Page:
Record price for gold coin
PUBLISHED: 10:46 09 February 2006 | UPDATED: 09:35 06 May 2010
A mystery American was celebrating a windfall after a gold coin found near a Biggleswade river was bought by the British Museum for over £350,000 this week. The figure was the highest ever paid for a coin by the museum. A metal detector enthusiast found t
A mystery American was celebrating a windfall after a gold coin found near a Biggleswade river was bought by the British Museum for over £350,000 this week.
The figure was the highest ever paid for a coin by the museum.
A metal detector enthusiast found the coin next to the River Ivel in 2001. He and the landowners where it was unearthed put the coin up for auction for the first time in 2004 when it was sold to the American for £200,000.
But the Government put a temporary export ban on the coin hoping it could be saved for the nation.
This week the museum agreed a figure of £357,832 for the coin depicting King Coenwulf, who ruled Mercia and much of southern England in the early ninth century.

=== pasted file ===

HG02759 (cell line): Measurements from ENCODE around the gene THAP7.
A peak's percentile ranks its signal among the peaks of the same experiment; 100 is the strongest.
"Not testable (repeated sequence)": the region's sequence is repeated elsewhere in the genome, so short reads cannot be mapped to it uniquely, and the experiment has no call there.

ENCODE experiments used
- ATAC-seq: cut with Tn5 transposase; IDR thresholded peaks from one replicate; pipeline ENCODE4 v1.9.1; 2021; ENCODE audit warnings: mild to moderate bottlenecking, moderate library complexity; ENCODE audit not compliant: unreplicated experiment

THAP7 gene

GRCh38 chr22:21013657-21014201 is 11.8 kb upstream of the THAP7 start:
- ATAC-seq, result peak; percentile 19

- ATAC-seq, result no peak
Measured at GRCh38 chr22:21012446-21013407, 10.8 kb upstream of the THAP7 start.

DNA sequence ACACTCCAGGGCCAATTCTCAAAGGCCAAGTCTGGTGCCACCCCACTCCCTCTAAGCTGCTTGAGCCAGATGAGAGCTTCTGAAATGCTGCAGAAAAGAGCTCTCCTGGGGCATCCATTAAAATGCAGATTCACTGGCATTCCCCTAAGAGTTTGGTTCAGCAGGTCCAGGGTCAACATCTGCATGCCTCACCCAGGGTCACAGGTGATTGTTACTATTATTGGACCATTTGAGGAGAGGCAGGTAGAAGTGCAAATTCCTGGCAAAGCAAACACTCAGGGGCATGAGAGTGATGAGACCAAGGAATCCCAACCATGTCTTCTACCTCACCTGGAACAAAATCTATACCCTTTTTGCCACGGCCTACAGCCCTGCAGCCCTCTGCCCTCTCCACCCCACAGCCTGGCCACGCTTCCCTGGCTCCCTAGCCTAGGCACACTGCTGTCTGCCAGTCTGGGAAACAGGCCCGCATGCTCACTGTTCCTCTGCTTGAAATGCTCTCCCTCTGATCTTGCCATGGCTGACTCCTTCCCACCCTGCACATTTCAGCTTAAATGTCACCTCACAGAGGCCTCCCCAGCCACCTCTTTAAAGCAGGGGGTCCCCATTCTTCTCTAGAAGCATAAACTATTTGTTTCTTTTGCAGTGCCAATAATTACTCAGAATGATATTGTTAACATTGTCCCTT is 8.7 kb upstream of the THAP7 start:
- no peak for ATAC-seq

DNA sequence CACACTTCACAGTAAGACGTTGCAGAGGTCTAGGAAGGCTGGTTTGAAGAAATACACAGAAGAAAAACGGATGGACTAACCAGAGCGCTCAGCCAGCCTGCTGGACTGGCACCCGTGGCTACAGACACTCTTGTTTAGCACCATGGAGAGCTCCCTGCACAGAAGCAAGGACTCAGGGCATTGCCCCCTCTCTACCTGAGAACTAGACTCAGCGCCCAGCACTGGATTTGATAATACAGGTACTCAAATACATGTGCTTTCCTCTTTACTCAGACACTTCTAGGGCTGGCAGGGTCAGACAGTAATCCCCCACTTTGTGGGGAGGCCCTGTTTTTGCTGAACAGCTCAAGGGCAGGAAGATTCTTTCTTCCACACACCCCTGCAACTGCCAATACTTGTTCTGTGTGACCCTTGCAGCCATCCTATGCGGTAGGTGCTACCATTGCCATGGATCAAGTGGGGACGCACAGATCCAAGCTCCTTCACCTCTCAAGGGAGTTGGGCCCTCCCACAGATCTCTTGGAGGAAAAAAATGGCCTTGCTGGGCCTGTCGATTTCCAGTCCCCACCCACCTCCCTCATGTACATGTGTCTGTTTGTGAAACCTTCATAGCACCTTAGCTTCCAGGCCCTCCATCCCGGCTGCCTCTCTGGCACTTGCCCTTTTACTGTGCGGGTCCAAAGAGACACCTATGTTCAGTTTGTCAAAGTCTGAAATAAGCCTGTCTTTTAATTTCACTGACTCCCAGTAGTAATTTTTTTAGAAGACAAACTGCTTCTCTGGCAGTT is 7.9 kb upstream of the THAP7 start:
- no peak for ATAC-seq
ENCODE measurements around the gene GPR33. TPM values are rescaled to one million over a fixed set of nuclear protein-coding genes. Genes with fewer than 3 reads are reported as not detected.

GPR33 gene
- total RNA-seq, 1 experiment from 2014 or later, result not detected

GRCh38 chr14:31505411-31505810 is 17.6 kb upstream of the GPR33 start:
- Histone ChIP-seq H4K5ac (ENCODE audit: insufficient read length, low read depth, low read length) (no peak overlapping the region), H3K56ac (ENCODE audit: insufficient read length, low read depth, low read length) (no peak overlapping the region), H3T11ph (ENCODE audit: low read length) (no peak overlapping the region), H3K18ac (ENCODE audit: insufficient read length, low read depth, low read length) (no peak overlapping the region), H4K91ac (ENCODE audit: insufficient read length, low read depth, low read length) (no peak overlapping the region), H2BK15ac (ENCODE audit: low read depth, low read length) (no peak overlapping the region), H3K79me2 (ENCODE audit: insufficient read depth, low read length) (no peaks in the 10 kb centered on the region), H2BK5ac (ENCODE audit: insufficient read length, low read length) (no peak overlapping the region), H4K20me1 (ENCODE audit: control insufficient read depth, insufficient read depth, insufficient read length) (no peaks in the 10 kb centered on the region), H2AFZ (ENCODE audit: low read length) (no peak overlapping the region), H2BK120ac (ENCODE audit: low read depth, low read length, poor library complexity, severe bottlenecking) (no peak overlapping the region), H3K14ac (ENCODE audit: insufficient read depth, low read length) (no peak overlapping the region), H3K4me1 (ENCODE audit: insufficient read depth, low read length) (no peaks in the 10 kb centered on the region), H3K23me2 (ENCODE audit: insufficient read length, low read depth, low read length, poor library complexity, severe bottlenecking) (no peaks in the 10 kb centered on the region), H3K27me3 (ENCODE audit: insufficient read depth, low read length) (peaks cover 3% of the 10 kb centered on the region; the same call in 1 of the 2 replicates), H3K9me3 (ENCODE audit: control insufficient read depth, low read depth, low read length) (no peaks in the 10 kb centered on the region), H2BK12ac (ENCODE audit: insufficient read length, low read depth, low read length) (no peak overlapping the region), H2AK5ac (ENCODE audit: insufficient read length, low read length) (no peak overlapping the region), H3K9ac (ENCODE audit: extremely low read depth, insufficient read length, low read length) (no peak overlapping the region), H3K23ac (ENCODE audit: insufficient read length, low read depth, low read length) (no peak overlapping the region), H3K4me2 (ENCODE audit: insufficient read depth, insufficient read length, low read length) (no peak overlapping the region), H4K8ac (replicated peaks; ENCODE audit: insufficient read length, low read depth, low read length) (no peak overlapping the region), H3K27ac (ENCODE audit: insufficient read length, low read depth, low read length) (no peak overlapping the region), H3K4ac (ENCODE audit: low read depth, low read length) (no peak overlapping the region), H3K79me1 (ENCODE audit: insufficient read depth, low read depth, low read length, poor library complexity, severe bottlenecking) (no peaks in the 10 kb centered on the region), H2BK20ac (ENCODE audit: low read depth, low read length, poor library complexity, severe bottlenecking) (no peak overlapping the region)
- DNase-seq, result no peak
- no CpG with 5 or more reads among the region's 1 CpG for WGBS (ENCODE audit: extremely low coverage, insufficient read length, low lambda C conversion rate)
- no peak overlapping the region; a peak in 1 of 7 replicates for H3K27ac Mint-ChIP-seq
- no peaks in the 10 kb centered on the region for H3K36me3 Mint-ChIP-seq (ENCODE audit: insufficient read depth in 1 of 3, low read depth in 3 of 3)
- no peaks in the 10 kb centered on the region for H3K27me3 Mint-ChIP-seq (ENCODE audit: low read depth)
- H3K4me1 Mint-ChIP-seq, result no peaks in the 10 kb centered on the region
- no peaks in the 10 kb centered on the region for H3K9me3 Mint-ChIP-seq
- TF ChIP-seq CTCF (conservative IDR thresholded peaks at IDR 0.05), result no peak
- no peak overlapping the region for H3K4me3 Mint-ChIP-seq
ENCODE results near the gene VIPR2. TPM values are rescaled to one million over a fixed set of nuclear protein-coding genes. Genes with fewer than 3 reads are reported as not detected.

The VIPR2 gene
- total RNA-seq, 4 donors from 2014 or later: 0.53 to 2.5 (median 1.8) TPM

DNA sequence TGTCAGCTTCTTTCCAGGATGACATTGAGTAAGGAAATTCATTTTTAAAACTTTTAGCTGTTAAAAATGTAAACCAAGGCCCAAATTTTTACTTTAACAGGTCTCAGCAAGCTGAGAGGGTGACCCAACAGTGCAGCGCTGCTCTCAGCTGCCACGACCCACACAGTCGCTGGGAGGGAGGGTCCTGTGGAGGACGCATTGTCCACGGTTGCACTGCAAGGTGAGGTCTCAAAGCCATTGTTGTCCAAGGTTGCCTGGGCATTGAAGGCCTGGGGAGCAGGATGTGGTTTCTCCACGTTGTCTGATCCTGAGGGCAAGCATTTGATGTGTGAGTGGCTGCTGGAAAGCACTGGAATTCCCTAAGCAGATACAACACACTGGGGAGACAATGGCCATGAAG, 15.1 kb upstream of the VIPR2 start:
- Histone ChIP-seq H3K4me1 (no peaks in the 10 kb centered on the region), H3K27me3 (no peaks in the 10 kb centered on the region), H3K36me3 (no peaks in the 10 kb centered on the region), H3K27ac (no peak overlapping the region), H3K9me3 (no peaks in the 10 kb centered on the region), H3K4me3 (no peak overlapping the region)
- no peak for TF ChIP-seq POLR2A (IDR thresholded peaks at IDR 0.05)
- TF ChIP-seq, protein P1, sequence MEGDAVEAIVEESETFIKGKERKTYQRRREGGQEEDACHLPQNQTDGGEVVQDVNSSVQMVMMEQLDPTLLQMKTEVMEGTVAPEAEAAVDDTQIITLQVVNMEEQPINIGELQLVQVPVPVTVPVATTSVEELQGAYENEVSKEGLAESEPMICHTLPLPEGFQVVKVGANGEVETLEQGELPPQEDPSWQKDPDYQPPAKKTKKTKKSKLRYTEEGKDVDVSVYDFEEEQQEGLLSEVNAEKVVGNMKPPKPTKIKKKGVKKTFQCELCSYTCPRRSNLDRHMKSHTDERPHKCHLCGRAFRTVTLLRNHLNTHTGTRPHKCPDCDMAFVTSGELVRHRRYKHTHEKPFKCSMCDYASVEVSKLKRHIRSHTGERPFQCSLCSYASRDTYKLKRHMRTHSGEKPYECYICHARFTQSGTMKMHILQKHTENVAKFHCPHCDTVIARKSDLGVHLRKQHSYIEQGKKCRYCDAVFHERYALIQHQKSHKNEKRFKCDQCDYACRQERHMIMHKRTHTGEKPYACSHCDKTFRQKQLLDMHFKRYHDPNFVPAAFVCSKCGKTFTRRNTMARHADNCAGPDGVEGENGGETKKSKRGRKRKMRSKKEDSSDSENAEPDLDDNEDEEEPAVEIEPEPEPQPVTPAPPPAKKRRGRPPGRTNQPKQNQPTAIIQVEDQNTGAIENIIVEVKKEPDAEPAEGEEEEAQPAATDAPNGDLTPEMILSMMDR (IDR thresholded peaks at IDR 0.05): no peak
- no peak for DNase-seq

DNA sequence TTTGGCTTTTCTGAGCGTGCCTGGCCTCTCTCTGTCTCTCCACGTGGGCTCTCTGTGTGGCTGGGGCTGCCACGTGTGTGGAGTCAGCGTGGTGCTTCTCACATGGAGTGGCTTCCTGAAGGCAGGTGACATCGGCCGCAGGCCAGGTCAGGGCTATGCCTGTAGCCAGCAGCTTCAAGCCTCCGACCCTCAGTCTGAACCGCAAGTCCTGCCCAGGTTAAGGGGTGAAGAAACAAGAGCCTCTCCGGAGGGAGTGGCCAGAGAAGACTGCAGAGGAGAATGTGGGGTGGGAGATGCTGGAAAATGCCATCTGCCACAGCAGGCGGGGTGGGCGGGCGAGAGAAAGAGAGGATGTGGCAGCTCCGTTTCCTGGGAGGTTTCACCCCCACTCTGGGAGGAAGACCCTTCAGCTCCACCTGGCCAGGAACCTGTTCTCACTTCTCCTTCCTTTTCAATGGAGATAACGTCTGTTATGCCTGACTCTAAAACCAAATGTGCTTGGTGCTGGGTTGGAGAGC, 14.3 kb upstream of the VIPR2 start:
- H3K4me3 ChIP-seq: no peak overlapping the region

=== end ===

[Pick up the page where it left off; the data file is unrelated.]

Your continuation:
The National Art Collections Fund provided £225,000 of the coin's price.
The gold coin, weighing 4.25 grams, is thought to be the earliest example of a gold coin in the name of an English ruler intended as part of a circulating currency.
King Coenwulf ruled from 796 to 821 and was the most powerful single ruler in Britain at the time.
His kingdom stretched from the River Thames in the south to the Humber in the north and across to the Welsh border.
The coin will go on display at the British Museum from today (Thursday).
"It is a huge relief we have got it," said British Museum curator Gareth Williams.
"We have been chasing this coin for a long time and it is now very satisfying we have it.
"It is unique because no other coin like it has ever been found. When we have a display of Anglo-Saxon items going on tour in the region next year it will be the star item.